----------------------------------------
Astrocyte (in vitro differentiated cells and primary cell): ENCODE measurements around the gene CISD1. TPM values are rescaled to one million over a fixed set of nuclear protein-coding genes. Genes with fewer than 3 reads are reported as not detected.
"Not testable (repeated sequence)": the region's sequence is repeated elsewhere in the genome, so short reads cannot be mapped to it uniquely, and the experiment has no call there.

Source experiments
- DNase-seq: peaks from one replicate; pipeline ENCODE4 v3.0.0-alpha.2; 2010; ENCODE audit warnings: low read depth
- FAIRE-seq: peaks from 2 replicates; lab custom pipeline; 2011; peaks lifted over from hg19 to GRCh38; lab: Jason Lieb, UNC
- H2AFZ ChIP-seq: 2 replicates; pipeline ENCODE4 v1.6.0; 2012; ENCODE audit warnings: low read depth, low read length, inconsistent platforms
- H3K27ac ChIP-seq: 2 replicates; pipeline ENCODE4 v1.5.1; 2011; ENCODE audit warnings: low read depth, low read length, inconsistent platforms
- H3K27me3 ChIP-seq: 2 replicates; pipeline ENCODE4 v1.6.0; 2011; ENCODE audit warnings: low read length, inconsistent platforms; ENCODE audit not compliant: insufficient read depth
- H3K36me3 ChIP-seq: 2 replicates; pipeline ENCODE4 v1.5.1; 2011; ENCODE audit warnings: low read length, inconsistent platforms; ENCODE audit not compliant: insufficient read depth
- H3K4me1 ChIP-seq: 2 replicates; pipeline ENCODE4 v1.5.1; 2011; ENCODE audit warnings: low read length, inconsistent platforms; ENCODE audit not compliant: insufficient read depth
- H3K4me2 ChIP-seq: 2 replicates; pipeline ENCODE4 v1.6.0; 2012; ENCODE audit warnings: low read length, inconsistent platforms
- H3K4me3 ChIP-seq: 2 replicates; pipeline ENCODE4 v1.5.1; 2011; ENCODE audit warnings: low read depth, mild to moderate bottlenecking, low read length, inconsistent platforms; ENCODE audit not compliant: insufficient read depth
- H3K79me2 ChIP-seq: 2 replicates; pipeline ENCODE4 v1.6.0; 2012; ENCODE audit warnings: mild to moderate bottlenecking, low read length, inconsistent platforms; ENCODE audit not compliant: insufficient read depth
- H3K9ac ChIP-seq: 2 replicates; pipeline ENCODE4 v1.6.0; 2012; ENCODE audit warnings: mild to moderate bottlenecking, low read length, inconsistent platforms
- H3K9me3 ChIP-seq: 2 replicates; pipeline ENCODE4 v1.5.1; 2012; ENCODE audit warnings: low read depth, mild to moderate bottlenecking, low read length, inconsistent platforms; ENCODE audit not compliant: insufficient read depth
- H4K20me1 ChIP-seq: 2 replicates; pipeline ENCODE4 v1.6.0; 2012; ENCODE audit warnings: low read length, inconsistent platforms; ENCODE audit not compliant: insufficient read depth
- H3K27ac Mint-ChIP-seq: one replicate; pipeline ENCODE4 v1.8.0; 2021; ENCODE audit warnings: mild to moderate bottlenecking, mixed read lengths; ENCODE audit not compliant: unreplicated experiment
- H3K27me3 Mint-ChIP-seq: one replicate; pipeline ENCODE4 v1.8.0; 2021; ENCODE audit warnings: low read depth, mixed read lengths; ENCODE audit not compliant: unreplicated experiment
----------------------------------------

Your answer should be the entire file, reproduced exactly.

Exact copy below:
Astrocyte (in vitro differentiated cells and primary cell): ENCODE measurements around the gene CISD1. TPM values are rescaled to one million over a fixed set of nuclear protein-coding genes. Genes with fewer than 3 reads are reported as not detected.
"Not testable (repeated sequence)": the region's sequence is repeated elsewhere in the genome, so short reads cannot be mapped to it uniquely, and the experiment has no call there.

Source experiments
- DNase-seq: peaks from one replicate; pipeline ENCODE4 v3.0.0-alpha.2; 2010; ENCODE audit warnings: low read depth
- FAIRE-seq: peaks from 2 replicates; lab custom pipeline; 2011; peaks lifted over from hg19 to GRCh38; lab: Jason Lieb, UNC
- H2AFZ ChIP-seq: 2 replicates; pipeline ENCODE4 v1.6.0; 2012; ENCODE audit warnings: low read depth, low read length, inconsistent platforms
- H3K27ac ChIP-seq: 2 replicates; pipeline ENCODE4 v1.5.1; 2011; ENCODE audit warnings: low read depth, low read length, inconsistent platforms
- H3K27me3 ChIP-seq: 2 replicates; pipeline ENCODE4 v1.6.0; 2011; ENCODE audit warnings: low read length, inconsistent platforms; ENCODE audit not compliant: insufficient read depth
- H3K36me3 ChIP-seq: 2 replicates; pipeline ENCODE4 v1.5.1; 2011; ENCODE audit warnings: low read length, inconsistent platforms; ENCODE audit not compliant: insufficient read depth
- H3K4me1 ChIP-seq: 2 replicates; pipeline ENCODE4 v1.5.1; 2011; ENCODE audit warnings: low read length, inconsistent platforms; ENCODE audit not compliant: insufficient read depth
- H3K4me2 ChIP-seq: 2 replicates; pipeline ENCODE4 v1.6.0; 2012; ENCODE audit warnings: low read length, inconsistent platforms
- H3K4me3 ChIP-seq: 2 replicates; pipeline ENCODE4 v1.5.1; 2011; ENCODE audit warnings: low read depth, mild to moderate bottlenecking, low read length, inconsistent platforms; ENCODE audit not compliant: insufficient read depth
- H3K79me2 ChIP-seq: 2 replicates; pipeline ENCODE4 v1.6.0; 2012; ENCODE audit warnings: mild to moderate bottlenecking, low read length, inconsistent platforms; ENCODE audit not compliant: insufficient read depth
- H3K9ac ChIP-seq: 2 replicates; pipeline ENCODE4 v1.6.0; 2012; ENCODE audit warnings: mild to moderate bottlenecking, low read length, inconsistent platforms
- H3K9me3 ChIP-seq: 2 replicates; pipeline ENCODE4 v1.5.1; 2012; ENCODE audit warnings: low read depth, mild to moderate bottlenecking, low read length, inconsistent platforms; ENCODE audit not compliant: insufficient read depth
- H4K20me1 ChIP-seq: 2 replicates; pipeline ENCODE4 v1.6.0; 2012; ENCODE audit warnings: low read length, inconsistent platforms; ENCODE audit not compliant: insufficient read depth
- H3K27ac Mint-ChIP-seq: one replicate; pipeline ENCODE4 v1.8.0; 2021; ENCODE audit warnings: mild to moderate bottlenecking, mixed read lengths; ENCODE audit not compliant: unreplicated experiment
- H3K27me3 Mint-ChIP-seq: one replicate; pipeline ENCODE4 v1.8.0; 2021; ENCODE audit warnings: low read depth, mixed read lengths; ENCODE audit not compliant: unreplicated experiment